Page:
I don’t give myself a trophy, but I find some way (even if it’s just grabbing another cup of coffee) to reinforce this reality to myself: good things happen when you focus. After that? I select the next thing and start the process all over.
I’d like to know what you do to stay focused. How do you manage time to execute effectively?
“The difference between involvement and commitment is like ham and eggs. The chicken is involved; the pig is committed.” – Martina Navratilova
There are only a handful of quotes that will make me stop dead in my tracks to start writing about them. This is certainly one of them.
Maybe you should reread that quote.
It’s one thing to have a part in what you do for your organization. Don’t we all? Simply being hired and doing our daily tasks makes us involved in the organization.
But for public servants, it’s imperative to take your mindset to the next level.
That new park in the neighborhood that was specifically designed with special needs children in mind wasn’t built because someone was just involved. The complete website overhaul to ensure your organization stays ahead of the technological curve didn’t get accomplished because someone was just involved. Transforming the way people think about how their carbon footprint affects future generations and starting a sustainability department didn’t happen just because someone was involved.
To reach out-of-the box goals, you have to be committed. As they say on Wall Street, the greater the risk, the greater the reward.
So are you all in?
Yes, it will take countless hours, and you’ll run into a brick wall at times. You may even have to start all over after you’ve been working on your project for months. But that’s what being a public servant is all about—doing whatever it takes to improve the quality of life for your constituents, even when they’ll probably never know how hard you’re working for them.
Commitment. That’s one of the main differences between those who choose to work for the public sector and those who don’t. And if you don’t have commitment, why are you there in the first place?
I started using a game in a class I teach on coaching to try to generate some discussion on the difference that coaching makes. Sound like a waste of time? You’d be surprised! Here’s how the game works.
One person on a team volunteers to try to bounce or throw a ping pong ball into a small tub from about 15 feet away, while blindfolded. The object is to see how many out of ten the person can get into the tub.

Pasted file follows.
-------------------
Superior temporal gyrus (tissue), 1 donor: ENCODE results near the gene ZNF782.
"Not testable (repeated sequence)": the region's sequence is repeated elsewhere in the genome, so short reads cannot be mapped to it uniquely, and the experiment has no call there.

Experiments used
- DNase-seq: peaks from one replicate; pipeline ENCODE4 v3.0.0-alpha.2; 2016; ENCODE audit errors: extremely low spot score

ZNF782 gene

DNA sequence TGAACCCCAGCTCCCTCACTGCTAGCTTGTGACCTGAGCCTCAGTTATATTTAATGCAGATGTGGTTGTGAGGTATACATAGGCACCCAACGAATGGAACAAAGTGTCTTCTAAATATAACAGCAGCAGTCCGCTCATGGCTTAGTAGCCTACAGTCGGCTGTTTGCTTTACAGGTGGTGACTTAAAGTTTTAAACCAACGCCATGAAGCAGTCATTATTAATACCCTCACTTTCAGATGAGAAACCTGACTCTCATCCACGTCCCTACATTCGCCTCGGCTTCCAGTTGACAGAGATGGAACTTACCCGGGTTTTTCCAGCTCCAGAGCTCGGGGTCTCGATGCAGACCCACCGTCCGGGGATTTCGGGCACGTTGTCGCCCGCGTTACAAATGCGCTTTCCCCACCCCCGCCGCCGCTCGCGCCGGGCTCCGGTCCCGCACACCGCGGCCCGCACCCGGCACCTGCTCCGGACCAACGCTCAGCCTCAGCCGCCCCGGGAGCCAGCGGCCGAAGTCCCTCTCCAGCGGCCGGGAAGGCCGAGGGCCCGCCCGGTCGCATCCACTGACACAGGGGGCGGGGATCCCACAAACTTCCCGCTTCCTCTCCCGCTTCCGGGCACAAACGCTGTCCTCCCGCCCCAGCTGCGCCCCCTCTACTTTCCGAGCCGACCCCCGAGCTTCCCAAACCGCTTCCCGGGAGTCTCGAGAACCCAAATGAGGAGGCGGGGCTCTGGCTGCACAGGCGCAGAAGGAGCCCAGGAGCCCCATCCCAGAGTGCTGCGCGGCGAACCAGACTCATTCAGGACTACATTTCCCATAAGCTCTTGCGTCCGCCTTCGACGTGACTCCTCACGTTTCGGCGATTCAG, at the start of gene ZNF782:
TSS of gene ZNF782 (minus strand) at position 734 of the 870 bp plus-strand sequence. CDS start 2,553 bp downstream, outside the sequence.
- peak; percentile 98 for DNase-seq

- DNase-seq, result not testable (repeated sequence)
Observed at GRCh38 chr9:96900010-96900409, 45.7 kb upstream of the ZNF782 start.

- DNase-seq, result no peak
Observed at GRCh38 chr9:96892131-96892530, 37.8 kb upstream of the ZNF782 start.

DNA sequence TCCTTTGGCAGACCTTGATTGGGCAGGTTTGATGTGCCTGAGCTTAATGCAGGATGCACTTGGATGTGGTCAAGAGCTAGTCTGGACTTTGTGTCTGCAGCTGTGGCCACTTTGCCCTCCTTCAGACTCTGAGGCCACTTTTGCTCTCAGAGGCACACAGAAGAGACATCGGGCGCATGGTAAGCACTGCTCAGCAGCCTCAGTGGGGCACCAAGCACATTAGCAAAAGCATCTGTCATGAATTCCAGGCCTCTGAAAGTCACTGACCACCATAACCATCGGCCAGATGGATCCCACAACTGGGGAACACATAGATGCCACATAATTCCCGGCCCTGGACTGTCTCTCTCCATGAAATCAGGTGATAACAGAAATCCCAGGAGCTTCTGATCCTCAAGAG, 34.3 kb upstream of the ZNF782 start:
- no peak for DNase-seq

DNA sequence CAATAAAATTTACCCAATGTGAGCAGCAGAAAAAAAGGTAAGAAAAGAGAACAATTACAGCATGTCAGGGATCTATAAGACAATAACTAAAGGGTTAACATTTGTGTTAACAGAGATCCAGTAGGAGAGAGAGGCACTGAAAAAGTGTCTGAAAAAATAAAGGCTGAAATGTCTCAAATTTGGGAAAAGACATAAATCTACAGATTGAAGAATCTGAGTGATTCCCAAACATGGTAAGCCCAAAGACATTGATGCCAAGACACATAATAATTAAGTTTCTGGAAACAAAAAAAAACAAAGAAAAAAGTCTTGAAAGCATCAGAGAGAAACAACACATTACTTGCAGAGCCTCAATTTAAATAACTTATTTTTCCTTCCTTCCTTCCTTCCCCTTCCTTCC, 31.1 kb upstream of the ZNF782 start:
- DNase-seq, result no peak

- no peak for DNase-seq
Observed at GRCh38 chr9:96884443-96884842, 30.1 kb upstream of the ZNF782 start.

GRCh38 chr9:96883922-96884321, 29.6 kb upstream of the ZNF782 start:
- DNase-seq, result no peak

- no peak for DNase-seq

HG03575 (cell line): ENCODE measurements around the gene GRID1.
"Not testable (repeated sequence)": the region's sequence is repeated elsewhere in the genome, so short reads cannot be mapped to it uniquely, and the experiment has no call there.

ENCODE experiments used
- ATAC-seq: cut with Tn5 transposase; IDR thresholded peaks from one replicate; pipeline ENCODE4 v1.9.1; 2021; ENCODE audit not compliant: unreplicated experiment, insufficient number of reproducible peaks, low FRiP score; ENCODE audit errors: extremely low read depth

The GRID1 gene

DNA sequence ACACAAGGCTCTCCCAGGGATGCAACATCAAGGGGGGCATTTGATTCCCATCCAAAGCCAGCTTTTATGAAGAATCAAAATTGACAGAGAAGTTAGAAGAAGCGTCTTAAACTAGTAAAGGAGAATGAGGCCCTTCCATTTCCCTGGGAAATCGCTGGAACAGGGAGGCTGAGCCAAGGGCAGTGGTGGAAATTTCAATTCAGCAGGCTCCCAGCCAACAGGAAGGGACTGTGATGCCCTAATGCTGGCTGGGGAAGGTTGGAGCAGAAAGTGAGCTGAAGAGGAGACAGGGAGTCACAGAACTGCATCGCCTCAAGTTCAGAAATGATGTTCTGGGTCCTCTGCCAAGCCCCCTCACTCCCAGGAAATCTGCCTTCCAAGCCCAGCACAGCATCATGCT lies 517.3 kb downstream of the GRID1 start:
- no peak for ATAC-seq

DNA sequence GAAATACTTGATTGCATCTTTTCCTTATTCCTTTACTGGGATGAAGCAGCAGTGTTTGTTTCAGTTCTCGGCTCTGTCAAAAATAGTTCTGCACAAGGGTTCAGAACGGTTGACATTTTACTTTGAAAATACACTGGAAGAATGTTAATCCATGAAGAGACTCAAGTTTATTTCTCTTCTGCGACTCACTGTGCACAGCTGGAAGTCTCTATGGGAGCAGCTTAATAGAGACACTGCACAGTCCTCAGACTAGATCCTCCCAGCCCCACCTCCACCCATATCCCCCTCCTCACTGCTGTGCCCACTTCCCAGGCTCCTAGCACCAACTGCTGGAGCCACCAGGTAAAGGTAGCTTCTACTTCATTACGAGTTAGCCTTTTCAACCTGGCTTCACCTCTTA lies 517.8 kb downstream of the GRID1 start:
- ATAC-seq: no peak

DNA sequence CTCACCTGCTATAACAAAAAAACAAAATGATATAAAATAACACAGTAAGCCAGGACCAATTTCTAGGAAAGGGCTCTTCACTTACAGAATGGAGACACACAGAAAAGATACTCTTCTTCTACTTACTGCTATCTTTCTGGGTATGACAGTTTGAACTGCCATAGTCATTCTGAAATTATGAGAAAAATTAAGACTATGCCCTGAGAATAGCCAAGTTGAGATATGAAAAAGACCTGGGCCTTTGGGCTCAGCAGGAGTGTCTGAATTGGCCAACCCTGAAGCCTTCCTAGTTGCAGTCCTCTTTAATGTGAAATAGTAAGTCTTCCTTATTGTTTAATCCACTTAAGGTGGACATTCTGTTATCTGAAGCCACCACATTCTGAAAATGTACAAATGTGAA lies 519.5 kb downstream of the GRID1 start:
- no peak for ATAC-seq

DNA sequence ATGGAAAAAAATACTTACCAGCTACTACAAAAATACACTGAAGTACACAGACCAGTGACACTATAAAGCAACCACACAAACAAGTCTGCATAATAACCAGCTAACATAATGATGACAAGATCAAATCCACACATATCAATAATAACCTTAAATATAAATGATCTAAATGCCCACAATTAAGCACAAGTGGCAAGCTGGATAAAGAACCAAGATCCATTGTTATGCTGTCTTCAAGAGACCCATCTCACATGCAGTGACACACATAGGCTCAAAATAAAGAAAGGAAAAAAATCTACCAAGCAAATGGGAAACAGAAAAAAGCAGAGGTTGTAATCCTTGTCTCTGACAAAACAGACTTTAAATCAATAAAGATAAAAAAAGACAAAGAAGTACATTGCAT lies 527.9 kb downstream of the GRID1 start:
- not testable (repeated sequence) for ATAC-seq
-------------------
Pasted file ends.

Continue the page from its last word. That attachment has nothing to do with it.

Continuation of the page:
During round one, I ask for the rest of the team to stand around the contestant to give moral support, but the teammates cannot say anything. Not one word. They are just there for moral support so that the person will know he/she is not alone. The result? No one has ever put more than one ball in the tub. Most get zero, and most of their attempts are nowhere near the tub. Same zip code—barely.
During round two, I select a different team and a new person to be the blindfolded contestant. However, in this round, I tell the other five team members that they can encourage their colleague by saying something to them just before each throw. However, the teammates can only say what is on the index card that I have given them—nothing more. Since there are five teammates and ten balls, each person gets to say his/her “saying” two times. What’s on the index cards? Platitudes. Things like, “I’m glad you are on our team,” “I am here to support you,” etc. The result? The contestant always (and I mean always) gets more in the tub than the person in Round 1. Usually four times as many! Even though all they are hearing from their teammates is platitudes.
In the final round, I select a third team, but this time I tell the team, “You can do anything you want to help your blindfolded teammate be successful. No restrictions.” The result? It’s a mixed bag. On the one hand, the blindfolded contestant always gets as many or more in as the person hearing platitudes. On the other hand, it’s very interesting to see how some people “interpret” coaching. Some teams listen to me and realize that I’ve said, “No restrictions!” So, they have their teammate step closer and closer to the tub and drop it in the bucket. But other teams take their coaching style from the previous team, and seem to be able to think of nothing to say except the platitudes that they heard that team spouting!
Afterwards, I let people talk about it in small groups and then share with everyone else. The discussion is always lively. Here are my three favorite comments or observations that I’ve heard people share:
- “Saying nothing to the person throwing pulled our team apart. We tended to emotionally distance ourselves from her the more she failed.” (You don’t say?)
- “Well, we don’t just blindly put people into positions without giving them any guidance!” (The room broke up laughing, and said, “Oh Yes we do! We shouldn’t, but we do!”)
- “Maybe too many of us just coach the way we’ve heard others coach, instead of thinking outside the box and focusing on what we really can do to help others succeed.”
Sometimes you can learn a lot when you’re just playing around!
Learning is an action verb.